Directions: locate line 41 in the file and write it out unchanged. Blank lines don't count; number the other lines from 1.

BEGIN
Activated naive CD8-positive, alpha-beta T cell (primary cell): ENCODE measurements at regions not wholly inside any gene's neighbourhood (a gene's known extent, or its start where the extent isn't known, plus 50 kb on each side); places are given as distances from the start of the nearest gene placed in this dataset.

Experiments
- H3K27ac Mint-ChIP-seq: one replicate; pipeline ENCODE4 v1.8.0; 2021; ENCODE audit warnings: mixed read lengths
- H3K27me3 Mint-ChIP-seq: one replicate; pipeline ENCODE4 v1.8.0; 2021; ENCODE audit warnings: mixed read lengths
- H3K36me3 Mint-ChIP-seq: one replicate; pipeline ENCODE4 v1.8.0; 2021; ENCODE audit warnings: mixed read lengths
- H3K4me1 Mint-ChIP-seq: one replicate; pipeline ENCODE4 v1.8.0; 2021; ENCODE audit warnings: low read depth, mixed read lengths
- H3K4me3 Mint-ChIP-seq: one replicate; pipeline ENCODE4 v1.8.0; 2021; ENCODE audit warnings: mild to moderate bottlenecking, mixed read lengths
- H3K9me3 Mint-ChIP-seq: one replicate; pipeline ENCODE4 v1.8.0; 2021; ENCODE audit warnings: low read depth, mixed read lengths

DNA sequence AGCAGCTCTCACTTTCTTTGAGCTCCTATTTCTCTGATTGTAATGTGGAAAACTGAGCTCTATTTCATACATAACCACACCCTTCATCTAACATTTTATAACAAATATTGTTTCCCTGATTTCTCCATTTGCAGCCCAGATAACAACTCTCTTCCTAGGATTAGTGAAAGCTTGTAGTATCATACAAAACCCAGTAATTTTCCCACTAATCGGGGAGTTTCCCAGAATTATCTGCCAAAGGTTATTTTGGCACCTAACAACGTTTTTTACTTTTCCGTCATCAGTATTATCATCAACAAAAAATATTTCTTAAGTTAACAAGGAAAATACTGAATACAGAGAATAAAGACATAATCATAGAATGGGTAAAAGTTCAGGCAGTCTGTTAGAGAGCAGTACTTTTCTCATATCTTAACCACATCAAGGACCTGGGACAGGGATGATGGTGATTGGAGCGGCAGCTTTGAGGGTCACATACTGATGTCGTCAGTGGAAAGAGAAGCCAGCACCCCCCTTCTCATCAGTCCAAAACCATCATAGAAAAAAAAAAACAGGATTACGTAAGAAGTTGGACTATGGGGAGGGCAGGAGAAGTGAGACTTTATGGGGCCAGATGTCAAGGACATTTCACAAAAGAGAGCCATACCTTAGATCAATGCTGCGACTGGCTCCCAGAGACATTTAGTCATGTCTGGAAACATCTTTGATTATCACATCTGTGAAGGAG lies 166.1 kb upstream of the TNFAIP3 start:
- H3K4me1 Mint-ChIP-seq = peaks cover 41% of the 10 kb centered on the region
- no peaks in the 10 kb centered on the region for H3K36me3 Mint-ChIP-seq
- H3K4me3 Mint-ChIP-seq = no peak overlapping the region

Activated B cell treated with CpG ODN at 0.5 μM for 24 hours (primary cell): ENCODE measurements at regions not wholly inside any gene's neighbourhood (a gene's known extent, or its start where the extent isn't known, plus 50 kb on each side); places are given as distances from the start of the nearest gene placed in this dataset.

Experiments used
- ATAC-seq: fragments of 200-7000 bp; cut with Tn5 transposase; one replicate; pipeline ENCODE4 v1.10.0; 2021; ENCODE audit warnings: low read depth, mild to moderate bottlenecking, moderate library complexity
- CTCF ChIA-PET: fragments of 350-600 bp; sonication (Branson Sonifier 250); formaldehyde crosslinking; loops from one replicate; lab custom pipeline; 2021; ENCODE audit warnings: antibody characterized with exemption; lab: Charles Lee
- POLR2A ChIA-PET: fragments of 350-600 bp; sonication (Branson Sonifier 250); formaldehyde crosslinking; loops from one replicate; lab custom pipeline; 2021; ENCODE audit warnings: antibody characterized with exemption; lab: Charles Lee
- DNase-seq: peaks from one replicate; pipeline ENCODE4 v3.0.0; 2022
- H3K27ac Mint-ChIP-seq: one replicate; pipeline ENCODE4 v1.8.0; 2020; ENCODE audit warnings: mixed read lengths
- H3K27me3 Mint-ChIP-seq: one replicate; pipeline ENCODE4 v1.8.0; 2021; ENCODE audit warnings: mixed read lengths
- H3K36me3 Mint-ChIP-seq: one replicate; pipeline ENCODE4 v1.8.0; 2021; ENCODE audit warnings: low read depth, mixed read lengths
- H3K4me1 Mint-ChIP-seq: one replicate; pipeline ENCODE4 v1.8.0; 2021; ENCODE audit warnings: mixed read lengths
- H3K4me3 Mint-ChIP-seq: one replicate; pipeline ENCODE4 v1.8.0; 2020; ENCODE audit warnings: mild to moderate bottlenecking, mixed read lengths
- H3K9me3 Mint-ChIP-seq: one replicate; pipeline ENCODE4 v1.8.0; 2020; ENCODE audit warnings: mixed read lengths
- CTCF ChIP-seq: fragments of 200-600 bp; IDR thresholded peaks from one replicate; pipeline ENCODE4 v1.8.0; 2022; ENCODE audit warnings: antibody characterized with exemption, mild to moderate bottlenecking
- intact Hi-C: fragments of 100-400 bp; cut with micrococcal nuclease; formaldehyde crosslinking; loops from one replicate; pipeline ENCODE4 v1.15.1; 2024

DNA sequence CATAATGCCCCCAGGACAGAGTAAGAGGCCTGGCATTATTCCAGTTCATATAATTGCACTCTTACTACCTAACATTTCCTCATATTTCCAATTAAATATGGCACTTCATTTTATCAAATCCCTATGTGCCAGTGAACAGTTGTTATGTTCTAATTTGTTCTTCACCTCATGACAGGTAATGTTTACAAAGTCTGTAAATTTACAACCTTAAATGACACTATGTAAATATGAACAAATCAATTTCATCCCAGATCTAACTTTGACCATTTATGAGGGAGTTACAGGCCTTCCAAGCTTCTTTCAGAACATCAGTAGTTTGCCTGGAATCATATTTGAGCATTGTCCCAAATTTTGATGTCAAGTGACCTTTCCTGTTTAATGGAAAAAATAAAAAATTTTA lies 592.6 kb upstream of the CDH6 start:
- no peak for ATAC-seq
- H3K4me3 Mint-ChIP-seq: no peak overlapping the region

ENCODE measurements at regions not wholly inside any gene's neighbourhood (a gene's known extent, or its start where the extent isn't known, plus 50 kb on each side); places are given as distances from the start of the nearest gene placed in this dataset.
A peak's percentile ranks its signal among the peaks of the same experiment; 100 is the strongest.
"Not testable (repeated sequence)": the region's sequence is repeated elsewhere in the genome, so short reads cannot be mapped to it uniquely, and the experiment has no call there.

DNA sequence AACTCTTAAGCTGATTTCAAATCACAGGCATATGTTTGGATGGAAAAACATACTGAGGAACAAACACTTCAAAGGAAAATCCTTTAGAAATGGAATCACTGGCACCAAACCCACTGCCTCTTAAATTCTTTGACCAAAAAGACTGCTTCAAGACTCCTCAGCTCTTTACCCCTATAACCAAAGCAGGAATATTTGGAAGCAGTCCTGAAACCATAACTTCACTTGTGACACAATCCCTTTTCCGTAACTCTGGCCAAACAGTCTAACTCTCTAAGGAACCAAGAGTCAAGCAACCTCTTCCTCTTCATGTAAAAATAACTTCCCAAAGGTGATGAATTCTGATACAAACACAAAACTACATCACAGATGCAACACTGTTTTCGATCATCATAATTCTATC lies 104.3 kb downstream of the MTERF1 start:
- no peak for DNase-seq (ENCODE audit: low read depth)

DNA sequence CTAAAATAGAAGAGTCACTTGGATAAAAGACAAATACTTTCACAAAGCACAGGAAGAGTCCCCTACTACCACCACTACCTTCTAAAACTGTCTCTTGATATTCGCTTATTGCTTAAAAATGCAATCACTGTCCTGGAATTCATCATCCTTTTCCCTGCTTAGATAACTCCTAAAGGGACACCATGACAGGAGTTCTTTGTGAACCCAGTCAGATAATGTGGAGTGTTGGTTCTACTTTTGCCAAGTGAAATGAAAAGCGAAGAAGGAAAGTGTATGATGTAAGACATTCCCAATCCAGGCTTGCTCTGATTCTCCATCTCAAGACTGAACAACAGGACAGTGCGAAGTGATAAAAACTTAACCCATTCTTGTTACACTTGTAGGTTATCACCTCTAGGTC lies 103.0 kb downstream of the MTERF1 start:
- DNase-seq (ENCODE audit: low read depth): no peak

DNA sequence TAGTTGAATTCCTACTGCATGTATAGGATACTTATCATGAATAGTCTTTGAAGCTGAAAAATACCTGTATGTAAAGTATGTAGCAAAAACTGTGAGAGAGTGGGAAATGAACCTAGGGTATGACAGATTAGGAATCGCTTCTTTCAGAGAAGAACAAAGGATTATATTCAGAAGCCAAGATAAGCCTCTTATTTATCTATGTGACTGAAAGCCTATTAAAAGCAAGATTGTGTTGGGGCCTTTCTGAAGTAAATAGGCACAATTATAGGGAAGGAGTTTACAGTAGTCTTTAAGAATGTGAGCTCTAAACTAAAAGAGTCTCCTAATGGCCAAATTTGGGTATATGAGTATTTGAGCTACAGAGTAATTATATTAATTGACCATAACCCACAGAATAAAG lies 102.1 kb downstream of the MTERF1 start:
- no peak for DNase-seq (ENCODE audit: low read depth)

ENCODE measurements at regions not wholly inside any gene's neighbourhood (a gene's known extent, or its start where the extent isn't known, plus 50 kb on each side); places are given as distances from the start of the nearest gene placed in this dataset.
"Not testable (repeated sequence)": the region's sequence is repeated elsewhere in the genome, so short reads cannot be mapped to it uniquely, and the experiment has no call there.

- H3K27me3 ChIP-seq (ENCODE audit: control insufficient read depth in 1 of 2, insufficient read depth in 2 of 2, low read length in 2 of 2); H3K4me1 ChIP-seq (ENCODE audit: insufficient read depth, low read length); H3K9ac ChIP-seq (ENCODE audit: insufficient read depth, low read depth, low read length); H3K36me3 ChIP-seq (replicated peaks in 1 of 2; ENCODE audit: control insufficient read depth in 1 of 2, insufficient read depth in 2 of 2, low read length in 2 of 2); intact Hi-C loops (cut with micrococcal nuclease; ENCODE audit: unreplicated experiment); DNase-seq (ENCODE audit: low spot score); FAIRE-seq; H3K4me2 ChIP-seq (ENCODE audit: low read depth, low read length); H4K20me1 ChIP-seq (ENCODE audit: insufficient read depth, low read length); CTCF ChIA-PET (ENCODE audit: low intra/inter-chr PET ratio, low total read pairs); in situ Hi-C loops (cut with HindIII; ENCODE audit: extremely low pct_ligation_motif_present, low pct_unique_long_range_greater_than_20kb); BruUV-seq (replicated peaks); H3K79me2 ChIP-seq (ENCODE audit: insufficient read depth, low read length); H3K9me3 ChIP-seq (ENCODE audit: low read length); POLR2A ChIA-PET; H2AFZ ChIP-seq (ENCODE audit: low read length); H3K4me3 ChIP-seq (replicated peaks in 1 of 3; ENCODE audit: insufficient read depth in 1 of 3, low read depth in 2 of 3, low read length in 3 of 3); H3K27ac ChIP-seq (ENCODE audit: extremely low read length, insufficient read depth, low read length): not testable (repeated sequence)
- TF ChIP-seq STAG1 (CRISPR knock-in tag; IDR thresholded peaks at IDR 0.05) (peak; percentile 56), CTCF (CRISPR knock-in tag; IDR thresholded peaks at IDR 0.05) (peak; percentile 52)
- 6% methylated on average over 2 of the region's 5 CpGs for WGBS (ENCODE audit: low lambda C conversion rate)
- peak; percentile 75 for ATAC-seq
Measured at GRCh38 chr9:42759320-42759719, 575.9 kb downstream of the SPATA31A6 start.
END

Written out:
- H3K27me3 ChIP-seq (ENCODE audit: control insufficient read depth in 1 of 2, insufficient read depth in 2 of 2, low read length in 2 of 2); H3K4me1 ChIP-seq (ENCODE audit: insufficient read depth, low read length); H3K9ac ChIP-seq (ENCODE audit: insufficient read depth, low read depth, low read length); H3K36me3 ChIP-seq (replicated peaks in 1 of 2; ENCODE audit: control insufficient read depth in 1 of 2, insufficient read depth in 2 of 2, low read length in 2 of 2); intact Hi-C loops (cut with micrococcal nuclease; ENCODE audit: unreplicated experiment); DNase-seq (ENCODE audit: low spot score); FAIRE-seq; H3K4me2 ChIP-seq (ENCODE audit: low read depth, low read length); H4K20me1 ChIP-seq (ENCODE audit: insufficient read depth, low read length); CTCF ChIA-PET (ENCODE audit: low intra/inter-chr PET ratio, low total read pairs); in situ Hi-C loops (cut with HindIII; ENCODE audit: extremely low pct_ligation_motif_present, low pct_unique_long_range_greater_than_20kb); BruUV-seq (replicated peaks); H3K79me2 ChIP-seq (ENCODE audit: insufficient read depth, low read length); H3K9me3 ChIP-seq (ENCODE audit: low read length); POLR2A ChIA-PET; H2AFZ ChIP-seq (ENCODE audit: low read length); H3K4me3 ChIP-seq (replicated peaks in 1 of 3; ENCODE audit: insufficient read depth in 1 of 3, low read depth in 2 of 3, low read length in 3 of 3); H3K27ac ChIP-seq (ENCODE audit: extremely low read length, insufficient read depth, low read length): not testable (repeated sequence)